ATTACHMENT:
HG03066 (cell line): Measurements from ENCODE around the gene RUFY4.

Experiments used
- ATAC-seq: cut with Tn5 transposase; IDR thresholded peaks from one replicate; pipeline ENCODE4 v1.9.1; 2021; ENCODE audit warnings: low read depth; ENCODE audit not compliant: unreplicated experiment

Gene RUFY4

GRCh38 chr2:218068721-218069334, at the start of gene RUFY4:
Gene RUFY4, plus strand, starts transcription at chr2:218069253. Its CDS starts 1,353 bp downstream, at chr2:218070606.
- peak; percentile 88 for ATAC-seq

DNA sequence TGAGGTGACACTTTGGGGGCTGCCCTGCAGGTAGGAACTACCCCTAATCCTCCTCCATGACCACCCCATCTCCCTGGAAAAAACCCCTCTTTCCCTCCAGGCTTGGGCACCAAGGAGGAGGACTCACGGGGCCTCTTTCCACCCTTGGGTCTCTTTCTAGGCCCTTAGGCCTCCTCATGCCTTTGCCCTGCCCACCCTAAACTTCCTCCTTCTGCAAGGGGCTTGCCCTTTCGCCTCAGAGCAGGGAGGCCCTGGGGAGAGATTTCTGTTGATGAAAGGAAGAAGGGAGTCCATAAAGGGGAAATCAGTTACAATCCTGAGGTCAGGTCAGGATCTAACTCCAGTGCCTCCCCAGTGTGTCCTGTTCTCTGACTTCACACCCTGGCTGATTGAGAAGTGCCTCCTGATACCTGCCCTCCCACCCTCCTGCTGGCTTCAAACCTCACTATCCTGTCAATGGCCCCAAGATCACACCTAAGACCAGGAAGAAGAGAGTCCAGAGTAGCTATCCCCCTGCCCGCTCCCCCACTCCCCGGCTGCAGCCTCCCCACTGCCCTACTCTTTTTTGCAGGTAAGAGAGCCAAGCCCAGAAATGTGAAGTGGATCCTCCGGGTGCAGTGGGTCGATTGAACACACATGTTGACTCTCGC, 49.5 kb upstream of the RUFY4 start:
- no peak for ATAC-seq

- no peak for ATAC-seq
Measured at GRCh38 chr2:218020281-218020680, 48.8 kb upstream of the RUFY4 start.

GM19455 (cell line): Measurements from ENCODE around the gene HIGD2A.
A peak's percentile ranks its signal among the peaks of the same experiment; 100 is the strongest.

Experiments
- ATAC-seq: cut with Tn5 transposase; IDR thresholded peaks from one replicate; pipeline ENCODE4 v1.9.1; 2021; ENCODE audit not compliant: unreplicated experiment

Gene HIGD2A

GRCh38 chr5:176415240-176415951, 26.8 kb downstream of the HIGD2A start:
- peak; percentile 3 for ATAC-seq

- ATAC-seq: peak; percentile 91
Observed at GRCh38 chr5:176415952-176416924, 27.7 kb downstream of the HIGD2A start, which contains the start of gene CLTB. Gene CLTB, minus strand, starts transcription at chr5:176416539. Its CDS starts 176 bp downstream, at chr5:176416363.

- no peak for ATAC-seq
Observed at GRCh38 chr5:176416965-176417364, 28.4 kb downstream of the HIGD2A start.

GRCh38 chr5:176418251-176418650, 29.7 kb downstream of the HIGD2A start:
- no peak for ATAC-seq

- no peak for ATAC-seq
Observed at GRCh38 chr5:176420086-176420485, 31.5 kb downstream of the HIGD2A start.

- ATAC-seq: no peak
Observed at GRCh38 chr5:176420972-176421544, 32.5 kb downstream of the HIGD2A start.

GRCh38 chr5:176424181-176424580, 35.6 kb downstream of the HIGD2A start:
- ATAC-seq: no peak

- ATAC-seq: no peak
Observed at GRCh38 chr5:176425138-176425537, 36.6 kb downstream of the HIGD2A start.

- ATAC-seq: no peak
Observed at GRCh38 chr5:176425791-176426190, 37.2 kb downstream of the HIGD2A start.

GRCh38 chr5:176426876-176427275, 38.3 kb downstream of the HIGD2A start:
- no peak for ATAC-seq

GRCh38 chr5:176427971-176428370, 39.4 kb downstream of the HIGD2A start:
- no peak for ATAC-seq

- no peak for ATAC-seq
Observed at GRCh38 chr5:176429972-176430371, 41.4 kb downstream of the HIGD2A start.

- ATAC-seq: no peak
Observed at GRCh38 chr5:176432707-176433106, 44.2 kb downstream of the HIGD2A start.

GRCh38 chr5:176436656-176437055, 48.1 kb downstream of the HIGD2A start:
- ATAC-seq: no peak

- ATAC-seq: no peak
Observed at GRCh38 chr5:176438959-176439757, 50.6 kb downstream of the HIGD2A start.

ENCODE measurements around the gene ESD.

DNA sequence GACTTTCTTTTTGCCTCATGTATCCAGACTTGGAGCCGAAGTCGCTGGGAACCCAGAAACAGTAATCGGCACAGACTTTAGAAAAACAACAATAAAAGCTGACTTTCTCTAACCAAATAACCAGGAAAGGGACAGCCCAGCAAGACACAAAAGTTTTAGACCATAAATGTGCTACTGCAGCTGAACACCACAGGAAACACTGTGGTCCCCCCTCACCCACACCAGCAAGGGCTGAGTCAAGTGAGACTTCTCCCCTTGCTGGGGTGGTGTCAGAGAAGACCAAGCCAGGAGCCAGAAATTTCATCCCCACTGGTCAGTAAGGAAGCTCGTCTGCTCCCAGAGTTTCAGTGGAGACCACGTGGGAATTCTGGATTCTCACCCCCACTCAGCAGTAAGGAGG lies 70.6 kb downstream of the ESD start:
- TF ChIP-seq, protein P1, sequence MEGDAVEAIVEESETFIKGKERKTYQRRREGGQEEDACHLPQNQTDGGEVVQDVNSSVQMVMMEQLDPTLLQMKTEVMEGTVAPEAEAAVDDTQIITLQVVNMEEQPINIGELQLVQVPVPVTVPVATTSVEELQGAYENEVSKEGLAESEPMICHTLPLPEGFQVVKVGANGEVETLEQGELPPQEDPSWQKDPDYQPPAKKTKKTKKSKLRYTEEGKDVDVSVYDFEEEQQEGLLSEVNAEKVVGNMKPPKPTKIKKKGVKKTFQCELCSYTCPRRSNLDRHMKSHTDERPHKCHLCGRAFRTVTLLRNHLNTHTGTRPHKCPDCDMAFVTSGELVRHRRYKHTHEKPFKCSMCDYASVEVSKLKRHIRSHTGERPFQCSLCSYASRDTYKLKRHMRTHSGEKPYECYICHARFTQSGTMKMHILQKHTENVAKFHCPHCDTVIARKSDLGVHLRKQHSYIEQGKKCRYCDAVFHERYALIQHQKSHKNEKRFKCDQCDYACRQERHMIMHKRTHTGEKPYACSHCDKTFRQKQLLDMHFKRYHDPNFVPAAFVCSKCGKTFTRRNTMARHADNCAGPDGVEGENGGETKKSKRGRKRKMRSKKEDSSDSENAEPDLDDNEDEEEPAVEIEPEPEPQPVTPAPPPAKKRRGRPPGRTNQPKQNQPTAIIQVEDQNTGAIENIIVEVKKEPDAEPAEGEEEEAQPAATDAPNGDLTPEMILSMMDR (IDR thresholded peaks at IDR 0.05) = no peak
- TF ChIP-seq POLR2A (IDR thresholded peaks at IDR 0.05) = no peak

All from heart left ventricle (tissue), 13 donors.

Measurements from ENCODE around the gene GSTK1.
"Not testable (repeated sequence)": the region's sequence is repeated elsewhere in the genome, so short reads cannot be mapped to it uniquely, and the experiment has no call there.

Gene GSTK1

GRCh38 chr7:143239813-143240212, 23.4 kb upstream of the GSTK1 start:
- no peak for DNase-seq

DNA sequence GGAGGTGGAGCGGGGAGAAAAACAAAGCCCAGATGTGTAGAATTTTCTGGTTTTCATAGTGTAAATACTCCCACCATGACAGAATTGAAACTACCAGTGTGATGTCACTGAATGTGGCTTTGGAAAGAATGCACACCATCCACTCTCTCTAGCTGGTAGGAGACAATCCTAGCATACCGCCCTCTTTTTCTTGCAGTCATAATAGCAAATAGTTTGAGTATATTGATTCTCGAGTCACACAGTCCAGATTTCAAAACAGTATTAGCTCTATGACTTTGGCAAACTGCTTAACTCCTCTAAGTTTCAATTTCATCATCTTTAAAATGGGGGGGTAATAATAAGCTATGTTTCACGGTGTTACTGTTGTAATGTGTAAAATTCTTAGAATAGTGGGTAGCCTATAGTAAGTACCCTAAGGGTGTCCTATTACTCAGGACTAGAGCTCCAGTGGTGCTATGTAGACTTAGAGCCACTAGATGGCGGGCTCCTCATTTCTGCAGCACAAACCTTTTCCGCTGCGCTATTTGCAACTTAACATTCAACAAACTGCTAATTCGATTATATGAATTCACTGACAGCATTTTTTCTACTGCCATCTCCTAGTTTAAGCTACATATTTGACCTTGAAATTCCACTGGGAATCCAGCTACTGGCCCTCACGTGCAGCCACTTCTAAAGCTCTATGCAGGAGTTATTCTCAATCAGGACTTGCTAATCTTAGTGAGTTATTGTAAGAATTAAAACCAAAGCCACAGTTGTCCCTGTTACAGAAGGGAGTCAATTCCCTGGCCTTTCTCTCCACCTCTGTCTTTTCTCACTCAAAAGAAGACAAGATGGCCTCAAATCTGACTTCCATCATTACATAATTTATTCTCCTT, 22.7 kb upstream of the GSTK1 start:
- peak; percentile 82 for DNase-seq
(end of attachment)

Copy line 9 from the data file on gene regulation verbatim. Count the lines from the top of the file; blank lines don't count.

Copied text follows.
- no peak for ATAC-seq